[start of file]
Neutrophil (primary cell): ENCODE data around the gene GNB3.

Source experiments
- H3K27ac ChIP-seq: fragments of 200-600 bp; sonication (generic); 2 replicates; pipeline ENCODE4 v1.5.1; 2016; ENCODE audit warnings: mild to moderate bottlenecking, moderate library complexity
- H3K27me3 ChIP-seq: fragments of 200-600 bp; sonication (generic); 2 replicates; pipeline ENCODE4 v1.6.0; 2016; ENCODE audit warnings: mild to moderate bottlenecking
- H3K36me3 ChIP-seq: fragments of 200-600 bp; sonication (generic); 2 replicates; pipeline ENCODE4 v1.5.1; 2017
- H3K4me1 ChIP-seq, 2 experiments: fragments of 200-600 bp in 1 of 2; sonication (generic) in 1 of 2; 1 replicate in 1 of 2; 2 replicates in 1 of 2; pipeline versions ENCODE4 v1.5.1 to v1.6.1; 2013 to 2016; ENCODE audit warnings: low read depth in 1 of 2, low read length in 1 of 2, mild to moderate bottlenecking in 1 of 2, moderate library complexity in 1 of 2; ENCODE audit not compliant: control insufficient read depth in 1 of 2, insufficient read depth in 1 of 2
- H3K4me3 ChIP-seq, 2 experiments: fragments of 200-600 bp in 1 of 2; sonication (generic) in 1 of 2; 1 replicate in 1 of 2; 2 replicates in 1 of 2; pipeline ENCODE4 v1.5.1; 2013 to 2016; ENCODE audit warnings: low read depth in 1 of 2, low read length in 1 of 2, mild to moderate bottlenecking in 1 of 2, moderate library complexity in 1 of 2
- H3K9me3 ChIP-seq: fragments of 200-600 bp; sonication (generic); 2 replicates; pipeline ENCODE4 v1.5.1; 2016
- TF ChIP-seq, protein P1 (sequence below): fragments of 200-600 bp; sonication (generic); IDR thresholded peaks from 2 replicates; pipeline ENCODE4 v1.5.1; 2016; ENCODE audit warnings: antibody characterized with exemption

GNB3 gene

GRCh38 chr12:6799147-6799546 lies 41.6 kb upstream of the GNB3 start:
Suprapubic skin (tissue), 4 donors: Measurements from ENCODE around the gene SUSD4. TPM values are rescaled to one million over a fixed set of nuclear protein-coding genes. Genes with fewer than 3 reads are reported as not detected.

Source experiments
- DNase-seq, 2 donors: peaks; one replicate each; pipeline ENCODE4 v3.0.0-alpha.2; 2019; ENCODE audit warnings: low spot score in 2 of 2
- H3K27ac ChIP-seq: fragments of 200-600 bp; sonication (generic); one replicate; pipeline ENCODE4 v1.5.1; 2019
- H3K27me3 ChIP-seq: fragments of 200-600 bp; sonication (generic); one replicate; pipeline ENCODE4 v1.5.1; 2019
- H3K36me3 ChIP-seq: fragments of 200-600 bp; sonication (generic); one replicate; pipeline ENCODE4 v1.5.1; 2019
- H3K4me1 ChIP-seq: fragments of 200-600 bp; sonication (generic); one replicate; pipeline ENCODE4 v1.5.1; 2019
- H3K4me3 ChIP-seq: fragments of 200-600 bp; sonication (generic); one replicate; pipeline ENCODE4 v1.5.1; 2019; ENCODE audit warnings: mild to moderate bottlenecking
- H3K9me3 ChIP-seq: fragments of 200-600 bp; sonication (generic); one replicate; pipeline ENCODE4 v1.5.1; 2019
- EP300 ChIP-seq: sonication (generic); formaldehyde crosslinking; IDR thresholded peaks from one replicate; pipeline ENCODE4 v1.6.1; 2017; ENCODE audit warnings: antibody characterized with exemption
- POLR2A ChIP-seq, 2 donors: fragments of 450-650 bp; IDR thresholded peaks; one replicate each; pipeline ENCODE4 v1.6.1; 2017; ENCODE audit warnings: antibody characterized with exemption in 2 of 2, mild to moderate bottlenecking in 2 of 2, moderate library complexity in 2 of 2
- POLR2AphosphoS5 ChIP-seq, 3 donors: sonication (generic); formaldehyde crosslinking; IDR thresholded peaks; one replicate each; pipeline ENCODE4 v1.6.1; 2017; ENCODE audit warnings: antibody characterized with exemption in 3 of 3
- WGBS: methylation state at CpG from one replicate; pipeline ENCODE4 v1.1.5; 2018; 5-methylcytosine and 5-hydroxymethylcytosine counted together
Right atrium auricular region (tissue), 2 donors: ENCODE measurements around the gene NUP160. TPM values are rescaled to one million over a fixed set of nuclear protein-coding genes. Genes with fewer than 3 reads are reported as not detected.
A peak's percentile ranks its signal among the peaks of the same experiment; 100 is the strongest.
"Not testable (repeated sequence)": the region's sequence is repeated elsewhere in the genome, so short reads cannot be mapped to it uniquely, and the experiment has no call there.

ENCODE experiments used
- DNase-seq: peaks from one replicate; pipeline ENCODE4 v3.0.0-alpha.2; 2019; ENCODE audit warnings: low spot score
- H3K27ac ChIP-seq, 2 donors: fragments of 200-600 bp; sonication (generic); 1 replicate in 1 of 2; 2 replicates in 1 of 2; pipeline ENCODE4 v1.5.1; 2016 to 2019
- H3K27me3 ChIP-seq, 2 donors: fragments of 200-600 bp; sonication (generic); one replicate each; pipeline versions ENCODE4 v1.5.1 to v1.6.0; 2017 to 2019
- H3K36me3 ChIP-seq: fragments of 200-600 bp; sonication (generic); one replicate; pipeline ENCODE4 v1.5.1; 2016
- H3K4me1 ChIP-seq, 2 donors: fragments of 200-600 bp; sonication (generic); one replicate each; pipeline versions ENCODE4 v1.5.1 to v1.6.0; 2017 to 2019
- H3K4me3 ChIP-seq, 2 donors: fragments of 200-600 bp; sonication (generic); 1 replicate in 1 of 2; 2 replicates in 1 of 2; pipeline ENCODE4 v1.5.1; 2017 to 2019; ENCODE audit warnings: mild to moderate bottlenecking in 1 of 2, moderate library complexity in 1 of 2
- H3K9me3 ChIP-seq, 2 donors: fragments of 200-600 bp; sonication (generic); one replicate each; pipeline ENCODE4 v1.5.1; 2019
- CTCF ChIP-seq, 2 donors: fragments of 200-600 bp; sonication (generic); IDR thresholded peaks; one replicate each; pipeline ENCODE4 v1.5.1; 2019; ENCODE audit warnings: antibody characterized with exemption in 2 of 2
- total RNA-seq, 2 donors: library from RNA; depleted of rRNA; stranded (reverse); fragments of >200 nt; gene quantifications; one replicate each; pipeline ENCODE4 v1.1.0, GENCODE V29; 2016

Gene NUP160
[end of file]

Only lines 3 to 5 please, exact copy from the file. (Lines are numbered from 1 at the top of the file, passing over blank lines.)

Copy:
- H3K27ac ChIP-seq: fragments of 200-600 bp; sonication (generic); 2 replicates; pipeline ENCODE4 v1.5.1; 2016; ENCODE audit warnings: mild to moderate bottlenecking, moderate library complexity
- H3K27me3 ChIP-seq: fragments of 200-600 bp; sonication (generic); 2 replicates; pipeline ENCODE4 v1.6.0; 2016; ENCODE audit warnings: mild to moderate bottlenecking
- H3K36me3 ChIP-seq: fragments of 200-600 bp; sonication (generic); 2 replicates; pipeline ENCODE4 v1.5.1; 2017